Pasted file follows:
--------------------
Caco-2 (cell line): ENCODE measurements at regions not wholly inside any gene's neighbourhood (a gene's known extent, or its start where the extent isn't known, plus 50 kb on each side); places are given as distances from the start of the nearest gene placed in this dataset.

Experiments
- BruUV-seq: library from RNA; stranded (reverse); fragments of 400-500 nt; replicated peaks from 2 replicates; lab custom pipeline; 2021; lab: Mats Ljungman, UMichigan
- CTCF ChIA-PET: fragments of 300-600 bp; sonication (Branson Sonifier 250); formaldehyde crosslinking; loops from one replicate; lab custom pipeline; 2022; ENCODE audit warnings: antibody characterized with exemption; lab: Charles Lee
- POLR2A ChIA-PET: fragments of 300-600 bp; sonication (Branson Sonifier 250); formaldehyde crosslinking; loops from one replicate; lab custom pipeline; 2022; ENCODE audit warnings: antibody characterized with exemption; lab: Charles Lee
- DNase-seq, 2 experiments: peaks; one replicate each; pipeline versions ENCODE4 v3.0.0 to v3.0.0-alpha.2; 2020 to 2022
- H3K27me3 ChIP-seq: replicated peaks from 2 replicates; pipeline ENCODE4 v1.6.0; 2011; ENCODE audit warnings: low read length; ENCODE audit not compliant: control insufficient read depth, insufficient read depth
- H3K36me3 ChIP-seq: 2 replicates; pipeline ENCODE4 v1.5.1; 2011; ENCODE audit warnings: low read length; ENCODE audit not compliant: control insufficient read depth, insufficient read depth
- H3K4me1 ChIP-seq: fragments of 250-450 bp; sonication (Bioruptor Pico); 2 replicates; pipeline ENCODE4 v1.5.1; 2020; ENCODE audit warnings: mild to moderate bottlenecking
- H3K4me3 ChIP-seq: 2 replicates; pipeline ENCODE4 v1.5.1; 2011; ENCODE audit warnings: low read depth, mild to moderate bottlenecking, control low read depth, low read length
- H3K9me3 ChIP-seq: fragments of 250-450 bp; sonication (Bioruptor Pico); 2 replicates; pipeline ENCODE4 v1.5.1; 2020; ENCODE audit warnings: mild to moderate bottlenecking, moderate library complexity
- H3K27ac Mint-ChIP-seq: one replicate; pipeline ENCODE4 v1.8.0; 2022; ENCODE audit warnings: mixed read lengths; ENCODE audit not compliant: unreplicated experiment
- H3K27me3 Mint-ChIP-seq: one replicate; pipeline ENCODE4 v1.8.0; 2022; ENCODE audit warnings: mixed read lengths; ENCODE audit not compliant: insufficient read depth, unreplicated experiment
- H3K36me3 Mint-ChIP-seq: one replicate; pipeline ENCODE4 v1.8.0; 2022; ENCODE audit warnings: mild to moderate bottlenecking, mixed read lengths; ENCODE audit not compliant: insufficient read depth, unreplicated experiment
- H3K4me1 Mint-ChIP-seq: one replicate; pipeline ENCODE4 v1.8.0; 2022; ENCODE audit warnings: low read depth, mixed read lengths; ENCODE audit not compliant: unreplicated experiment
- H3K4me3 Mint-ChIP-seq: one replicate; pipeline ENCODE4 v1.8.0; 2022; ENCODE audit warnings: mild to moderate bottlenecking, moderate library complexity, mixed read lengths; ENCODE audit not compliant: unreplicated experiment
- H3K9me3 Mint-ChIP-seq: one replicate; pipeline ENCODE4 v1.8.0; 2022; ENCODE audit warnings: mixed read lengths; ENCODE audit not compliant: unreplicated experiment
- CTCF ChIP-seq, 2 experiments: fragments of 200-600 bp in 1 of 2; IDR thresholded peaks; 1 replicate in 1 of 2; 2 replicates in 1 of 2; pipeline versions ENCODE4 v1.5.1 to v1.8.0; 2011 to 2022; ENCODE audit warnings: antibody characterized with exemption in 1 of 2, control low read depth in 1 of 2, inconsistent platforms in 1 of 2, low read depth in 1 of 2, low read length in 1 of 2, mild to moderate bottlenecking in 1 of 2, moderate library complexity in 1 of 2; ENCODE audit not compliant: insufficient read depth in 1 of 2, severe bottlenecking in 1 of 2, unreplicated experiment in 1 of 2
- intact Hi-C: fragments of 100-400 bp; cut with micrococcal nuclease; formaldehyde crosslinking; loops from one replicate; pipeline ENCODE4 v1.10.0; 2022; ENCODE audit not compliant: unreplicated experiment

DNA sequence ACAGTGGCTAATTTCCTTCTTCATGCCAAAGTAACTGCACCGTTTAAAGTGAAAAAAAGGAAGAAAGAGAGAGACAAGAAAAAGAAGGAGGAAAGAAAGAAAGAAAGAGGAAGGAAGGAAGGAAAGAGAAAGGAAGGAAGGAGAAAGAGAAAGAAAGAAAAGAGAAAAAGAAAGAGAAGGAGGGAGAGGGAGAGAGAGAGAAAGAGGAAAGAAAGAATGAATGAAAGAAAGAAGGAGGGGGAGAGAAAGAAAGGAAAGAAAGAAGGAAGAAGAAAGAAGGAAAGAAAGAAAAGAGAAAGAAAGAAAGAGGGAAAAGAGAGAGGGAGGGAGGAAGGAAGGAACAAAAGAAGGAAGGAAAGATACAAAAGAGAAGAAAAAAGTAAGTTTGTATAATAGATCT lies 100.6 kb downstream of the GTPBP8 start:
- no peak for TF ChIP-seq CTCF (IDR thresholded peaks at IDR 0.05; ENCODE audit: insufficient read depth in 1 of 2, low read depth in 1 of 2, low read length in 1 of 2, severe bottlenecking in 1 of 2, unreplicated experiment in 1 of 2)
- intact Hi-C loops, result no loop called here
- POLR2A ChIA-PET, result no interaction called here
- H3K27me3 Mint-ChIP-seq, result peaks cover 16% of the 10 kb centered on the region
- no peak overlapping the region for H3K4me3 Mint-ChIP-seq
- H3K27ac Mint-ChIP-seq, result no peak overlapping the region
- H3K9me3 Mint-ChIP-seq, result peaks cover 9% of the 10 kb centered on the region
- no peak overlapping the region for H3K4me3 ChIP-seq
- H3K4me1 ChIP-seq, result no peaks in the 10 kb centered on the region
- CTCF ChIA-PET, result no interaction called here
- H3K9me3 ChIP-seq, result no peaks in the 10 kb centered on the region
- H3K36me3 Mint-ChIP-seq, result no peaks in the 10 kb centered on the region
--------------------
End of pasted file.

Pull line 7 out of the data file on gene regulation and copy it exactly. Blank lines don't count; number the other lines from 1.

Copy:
- H3K27me3 ChIP-seq: replicated peaks from 2 replicates; pipeline ENCODE4 v1.6.0; 2011; ENCODE audit warnings: low read length; ENCODE audit not compliant: control insufficient read depth, insufficient read depth